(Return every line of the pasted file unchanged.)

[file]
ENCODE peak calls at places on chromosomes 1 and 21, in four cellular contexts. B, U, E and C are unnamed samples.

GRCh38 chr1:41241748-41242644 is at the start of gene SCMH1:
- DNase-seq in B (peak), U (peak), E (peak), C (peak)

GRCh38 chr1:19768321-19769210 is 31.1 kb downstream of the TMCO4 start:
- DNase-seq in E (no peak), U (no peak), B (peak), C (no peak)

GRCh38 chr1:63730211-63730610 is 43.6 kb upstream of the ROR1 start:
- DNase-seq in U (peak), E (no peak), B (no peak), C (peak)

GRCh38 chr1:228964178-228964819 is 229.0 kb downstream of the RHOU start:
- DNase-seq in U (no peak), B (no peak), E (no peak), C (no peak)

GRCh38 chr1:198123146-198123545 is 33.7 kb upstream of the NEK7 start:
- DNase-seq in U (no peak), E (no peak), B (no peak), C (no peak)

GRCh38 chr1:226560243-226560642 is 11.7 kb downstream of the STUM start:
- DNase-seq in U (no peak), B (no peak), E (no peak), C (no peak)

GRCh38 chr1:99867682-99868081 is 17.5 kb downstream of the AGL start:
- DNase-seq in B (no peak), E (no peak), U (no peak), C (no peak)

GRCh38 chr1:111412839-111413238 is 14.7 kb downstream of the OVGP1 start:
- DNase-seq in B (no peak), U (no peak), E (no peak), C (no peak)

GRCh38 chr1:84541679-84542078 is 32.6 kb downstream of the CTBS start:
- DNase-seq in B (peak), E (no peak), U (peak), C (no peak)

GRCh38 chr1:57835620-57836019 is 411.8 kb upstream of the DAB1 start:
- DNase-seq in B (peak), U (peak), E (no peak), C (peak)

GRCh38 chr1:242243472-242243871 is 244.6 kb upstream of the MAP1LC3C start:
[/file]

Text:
ENCODE peak calls at places on chromosomes 1 and 21, in four cellular contexts. B, U, E and C are unnamed samples.

GRCh38 chr1:41241748-41242644 is at the start of gene SCMH1:
- DNase-seq in B (peak), U (peak), E (peak), C (peak)

GRCh38 chr1:19768321-19769210 is 31.1 kb downstream of the TMCO4 start:
- DNase-seq in E (no peak), U (no peak), B (peak), C (no peak)

GRCh38 chr1:63730211-63730610 is 43.6 kb upstream of the ROR1 start:
- DNase-seq in U (peak), E (no peak), B (no peak), C (peak)

GRCh38 chr1:228964178-228964819 is 229.0 kb downstream of the RHOU start:
- DNase-seq in U (no peak), B (no peak), E (no peak), C (no peak)

GRCh38 chr1:198123146-198123545 is 33.7 kb upstream of the NEK7 start:
- DNase-seq in U (no peak), E (no peak), B (no peak), C (no peak)

GRCh38 chr1:226560243-226560642 is 11.7 kb downstream of the STUM start:
- DNase-seq in U (no peak), B (no peak), E (no peak), C (no peak)

GRCh38 chr1:99867682-99868081 is 17.5 kb downstream of the AGL start:
- DNase-seq in B (no peak), E (no peak), U (no peak), C (no peak)

GRCh38 chr1:111412839-111413238 is 14.7 kb downstream of the OVGP1 start:
- DNase-seq in B (no peak), U (no peak), E (no peak), C (no peak)

GRCh38 chr1:84541679-84542078 is 32.6 kb downstream of the CTBS start:
- DNase-seq in B (peak), E (no peak), U (peak), C (no peak)

GRCh38 chr1:57835620-57836019 is 411.8 kb upstream of the DAB1 start:
- DNase-seq in B (peak), U (peak), E (no peak), C (peak)

GRCh38 chr1:242243472-242243871 is 244.6 kb upstream of the MAP1LC3C start: